At least 8% of all human conceptions have major chromosome abnormalities and the frequency of chromosomal syndromes in newborns is >0.5%. Despite these disorders making a large contribution to human morbidity and mortality, we have little understanding of their aetiology and little molecular data on the importance of gene dosage to mammalian cells. Trisomy 21, which results in Down syndrome (DS), is the most frequent aneuploidy in humans (1 in 600 live births, up to 1 in 150 pregnancies world-wide) and is the most common known genetic cause of mental retardation. To investigate the molecular genetics of DS, we report here the creation of mice that carry different human chromosome 21 (Hsa21) fragments as a freely segregating extra chromosome. To produce these 'transchromosomal' animals, we placed a selectable marker into Hsa21 and transferred the chromosome from a human somatic cell line into mouse embryonic stem (ES) cells using irradiation microcell-mediated chromosome transfer (XMMCT). 'Transchromosomal' ES cells containing different Hsa21 regions ranging in size from approximately 50 to approximately 0.2 Mb have been used to create chimeric mice. These mice maintain Hsa21 sequences and express Hsa21 genes in multiple tissues. This novel use of the XMMCT protocol is applicable to investigations requiring the transfer of large chromosomal regions into ES or other cells and, in particular, the modelling of DS and other human aneuploidy syndromes.  (+info)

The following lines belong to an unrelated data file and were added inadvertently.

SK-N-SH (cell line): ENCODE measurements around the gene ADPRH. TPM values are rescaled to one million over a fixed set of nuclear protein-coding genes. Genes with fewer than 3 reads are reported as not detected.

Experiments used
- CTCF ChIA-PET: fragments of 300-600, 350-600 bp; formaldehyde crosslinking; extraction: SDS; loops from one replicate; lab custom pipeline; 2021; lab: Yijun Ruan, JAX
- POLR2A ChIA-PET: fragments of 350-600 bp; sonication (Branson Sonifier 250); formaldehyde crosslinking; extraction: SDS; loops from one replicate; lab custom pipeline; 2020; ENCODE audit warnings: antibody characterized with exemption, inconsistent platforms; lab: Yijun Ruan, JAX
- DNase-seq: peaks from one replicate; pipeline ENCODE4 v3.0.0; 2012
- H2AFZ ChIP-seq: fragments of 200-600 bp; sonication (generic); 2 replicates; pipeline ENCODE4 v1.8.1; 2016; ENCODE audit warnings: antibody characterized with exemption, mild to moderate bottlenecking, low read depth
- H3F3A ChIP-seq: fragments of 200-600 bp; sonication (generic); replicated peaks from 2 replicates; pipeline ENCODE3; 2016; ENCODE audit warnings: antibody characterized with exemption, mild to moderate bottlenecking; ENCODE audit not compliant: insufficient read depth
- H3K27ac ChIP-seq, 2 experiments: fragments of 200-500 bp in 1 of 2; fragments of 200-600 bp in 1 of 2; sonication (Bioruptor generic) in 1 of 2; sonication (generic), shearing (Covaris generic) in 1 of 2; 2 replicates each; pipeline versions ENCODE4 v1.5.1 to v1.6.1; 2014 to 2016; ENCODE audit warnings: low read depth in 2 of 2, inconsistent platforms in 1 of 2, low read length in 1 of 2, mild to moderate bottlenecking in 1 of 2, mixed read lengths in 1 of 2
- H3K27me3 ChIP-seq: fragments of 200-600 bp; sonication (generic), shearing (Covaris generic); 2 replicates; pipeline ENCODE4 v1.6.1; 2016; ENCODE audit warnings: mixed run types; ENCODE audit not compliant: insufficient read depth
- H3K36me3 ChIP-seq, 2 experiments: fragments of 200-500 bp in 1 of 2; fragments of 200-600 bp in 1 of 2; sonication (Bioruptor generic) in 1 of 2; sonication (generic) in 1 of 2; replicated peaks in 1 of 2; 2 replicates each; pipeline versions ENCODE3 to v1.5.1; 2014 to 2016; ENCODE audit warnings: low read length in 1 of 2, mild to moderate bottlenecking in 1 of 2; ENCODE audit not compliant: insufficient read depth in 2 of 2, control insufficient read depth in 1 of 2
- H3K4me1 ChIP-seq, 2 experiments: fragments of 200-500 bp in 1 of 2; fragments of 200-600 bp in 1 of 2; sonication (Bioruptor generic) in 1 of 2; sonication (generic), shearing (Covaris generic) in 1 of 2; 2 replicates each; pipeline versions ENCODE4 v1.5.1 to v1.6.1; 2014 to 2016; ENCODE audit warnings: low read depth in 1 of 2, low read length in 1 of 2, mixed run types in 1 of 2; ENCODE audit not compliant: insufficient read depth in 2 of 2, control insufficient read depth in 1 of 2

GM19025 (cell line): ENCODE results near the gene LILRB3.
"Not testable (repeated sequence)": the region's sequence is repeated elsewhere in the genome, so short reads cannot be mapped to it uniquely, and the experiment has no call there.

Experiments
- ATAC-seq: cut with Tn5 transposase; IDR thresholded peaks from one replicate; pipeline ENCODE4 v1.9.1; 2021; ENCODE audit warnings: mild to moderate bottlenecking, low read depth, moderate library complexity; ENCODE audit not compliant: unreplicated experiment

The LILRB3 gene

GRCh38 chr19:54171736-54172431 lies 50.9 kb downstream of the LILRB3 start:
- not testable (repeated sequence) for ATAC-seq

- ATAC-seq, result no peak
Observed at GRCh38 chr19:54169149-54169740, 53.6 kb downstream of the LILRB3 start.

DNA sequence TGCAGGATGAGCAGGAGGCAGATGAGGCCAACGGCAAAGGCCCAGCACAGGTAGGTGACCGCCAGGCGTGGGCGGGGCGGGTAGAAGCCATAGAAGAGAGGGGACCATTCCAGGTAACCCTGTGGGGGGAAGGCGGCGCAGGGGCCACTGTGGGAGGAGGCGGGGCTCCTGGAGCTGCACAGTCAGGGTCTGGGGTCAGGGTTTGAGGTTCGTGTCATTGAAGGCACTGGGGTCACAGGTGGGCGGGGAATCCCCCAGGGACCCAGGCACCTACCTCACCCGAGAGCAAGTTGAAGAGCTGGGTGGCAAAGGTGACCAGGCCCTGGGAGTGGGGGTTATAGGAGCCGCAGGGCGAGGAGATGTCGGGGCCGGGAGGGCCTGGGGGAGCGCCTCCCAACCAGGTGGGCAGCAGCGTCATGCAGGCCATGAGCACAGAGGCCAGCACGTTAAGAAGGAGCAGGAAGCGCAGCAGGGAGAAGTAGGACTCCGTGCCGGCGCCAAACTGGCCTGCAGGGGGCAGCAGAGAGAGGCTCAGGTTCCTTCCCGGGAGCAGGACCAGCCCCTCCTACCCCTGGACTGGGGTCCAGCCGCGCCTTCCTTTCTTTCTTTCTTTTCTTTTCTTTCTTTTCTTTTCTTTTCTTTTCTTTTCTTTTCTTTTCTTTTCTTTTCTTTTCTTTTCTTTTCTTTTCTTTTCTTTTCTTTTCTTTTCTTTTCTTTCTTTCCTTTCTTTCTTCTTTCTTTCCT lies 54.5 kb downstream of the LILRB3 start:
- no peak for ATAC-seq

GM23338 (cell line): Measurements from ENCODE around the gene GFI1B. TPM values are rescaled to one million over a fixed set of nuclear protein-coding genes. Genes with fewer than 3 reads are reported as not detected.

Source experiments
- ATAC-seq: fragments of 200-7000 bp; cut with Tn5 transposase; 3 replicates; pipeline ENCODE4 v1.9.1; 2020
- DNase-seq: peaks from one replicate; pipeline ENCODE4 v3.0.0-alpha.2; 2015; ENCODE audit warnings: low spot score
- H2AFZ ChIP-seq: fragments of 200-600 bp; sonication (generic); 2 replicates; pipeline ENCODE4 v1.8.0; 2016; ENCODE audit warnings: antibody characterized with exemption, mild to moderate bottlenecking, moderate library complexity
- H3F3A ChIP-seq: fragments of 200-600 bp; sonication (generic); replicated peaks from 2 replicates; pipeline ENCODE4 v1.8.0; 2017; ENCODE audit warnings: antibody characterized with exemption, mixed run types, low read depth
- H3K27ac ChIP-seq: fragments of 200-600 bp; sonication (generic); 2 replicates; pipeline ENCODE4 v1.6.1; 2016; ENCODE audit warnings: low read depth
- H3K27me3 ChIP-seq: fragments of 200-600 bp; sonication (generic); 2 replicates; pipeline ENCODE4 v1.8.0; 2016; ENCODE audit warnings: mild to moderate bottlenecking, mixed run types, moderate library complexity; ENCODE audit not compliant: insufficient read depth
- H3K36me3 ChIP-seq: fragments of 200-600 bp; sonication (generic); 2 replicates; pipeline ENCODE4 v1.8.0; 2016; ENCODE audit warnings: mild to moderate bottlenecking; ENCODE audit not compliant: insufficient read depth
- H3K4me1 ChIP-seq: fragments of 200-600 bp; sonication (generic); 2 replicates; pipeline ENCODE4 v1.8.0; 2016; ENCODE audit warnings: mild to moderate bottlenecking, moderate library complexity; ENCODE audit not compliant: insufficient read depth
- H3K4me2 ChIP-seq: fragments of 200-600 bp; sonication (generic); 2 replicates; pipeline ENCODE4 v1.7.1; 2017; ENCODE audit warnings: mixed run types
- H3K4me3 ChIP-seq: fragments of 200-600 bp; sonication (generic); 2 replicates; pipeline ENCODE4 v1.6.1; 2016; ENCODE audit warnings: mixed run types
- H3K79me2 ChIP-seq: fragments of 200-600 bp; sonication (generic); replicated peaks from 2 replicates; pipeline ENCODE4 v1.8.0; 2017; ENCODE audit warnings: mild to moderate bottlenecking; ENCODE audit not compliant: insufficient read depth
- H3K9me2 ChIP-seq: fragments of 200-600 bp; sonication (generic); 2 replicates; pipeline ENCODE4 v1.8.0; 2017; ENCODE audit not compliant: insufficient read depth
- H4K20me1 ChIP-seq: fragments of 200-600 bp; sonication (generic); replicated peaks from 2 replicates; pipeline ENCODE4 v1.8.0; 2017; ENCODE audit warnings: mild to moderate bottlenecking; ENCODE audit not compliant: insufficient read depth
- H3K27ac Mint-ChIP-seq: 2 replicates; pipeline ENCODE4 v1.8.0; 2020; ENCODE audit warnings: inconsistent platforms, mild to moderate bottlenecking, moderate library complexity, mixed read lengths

A contiguous 3-Mb sequence-ready map in the S3-MX region on 21q22.2 based on high- throughput nonisotopic library screenings. (6/925)

Progress in complete genomic sequencing of human chromosome 21 relies on the construction of high-quality bacterial clone maps spanning large chromosomal regions. To achieve this goal, we have applied a strategy based on nonradioactive hybridizations to contig building. A contiguous sequence-ready map was constructed in the Down syndrome congenital heart disease (DS-CHD) region in 21q22.2, as a framework for large-scale genomic sequencing and positional candidate gene approach. Contig assembly was performed essentially by high throughput nonisotopic screenings of genomic libraries, prior to clone validation by (1) restriction digest fingerprinting, (2) STS analysis, (3) Southern hybridizations, and (4) FISH analysis. The contig contains a total of 50 STSs, of which 13 were newly isolated. A minimum tiling path (MTP) was subsequently defined that consists of 20 PACs, 2 BACs, and 5 cosmids covering 3 Mb between D21S3 and MX1. Gene distribution in the region includes 9 known genes (c21-LRP, WRB, SH3BGR, HMG14, PCP4, DSCAM, MX2, MX1, and TMPRSS2) and 14 new additional gene signatures consisting of cDNA selection products and ESTs. Forthcoming genomic sequence information will unravel the structural organization of potential candidate genes involved in specific features of Down syndrome pathogenesis.  (+info)

The t(8;21) fusion protein, AML1/ETO, transforms NIH3T3 cells and activates AP-1. (7/925)